I think this sums up nicely why anyone should consider building a new interview process. The current way most companies hire means they are only 14% likely to get an A-player on board. But if we shift to hiring for aptitude, we can have an 81% capture rate.
In a nutshell, once you stop worrying about the skills and experiences your job candidates have and start focusing on their ability to solve the types of problems your company faces daily, you will build a team of A-players that can be deployed on almost any project, put in front of any customer, and learn new skills that will carry your company into a successful future.
So how do you go about hiring for aptitude? Let’s build the process from the ground up.
1. List Your Problems
Get out a pen and paper and list your problems.
List the problems your company runs into on a daily basis. List the problems your customers bring to you. List the kinds of problems your engineers grapple with when building your companies’ products. If you are hiring for a specific position (e.g., Software Engineer), list the problems they are going to have to solve for foreseeable projects and in general.
Don’t just focus on the problems you need for one position. List ALL the problems you face.
Do all this BEFORE posting your job.
Without these problems listed, you really don’t know who you are hiring. Your job posting may be specific, but it will be specific to a title and not ability (e.g., Engineering Manager, Documentation Specialist, etc.) You’ll find yourself looking for skills and experiences. But we want to look for the aptitude to learn and grow and build a better company with you.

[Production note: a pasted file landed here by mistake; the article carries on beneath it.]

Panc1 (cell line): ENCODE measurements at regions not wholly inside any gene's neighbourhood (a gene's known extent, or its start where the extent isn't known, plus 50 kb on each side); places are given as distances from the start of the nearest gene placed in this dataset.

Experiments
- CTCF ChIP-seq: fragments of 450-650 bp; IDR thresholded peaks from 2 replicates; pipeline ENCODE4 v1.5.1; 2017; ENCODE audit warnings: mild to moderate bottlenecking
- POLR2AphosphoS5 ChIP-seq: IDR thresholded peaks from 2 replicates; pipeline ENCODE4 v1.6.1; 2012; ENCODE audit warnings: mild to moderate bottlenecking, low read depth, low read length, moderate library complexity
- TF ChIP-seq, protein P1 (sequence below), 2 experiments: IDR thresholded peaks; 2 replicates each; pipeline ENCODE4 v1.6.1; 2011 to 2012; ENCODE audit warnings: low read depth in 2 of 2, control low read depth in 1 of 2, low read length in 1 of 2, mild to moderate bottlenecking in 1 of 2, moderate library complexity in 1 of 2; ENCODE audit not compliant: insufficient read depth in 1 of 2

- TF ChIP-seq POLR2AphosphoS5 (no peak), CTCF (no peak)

Your list is going to be the basis for your aptitude test, your structured interview questions, and your entire hiring strategy for bringing on the A-players you need to succeed.
2. List Your Candidates Required Problem Solving Skills
With a good understanding of the problems you are faced with on a daily basis, think about the kinds of problem-solving skills your candidate will need to have to assist in resolving those challenges.
Be careful with this one… you’re not listing raw skills like “knows how to use Microsoft Office” or “can program in Java,” you’re listing problem-solving skills such as persistence, out-of-the-box thinking, drive, ability to find new information quickly, flexibility, etc.
Remember, if you ask for candidates with specific skill sets like Microsoft Office, you’ll get them.
What you won’t get are the candidates that know how to solve your problems using faster/better/cheaper tools. What you won’t get are candidates who know that your problem may already be solved. What you won’t get are candidates who can think independently, take appropriate risks, and drive forward to get the job done.
3. Map These Problem Solving Skills to Questions
Here is where we begin development of your interview and the aptitude test.
For our “Hacker Aptitude Test,” we went searching for Mensa type puzzles that represented the kind of thinking we needed in computer hackers, namely persistence, creative thinking, and the ability to unstick themselves from a path of thinking that’s not working.
For your aptitude test, you will use your listed problems above to think about abstract questions you can ask candidates that will give you a good feeling for whether they will be able to solve your problems, and any future problems your company can throw at them.
Let’s take software engineer as an example. In the past, you may have specifically asked for a “Java programmer with a math background and 5 years of experience.” Now you are looking for someone who can build math software that runs on any computer. Your test may have some of the following types of questions to find just those candidates:
- Math problems of varying difficulty levels
- An open-ended question asking the candidate to list programming languages they know will create programs for any computer, or where to find such programming languages.
- Show them a program one of your current employees has created that is similar. Ask your candidate to explain what’s happening. More importantly, ask your candidate to make changes to the program to make it more efficient or explain why it can’t be made so.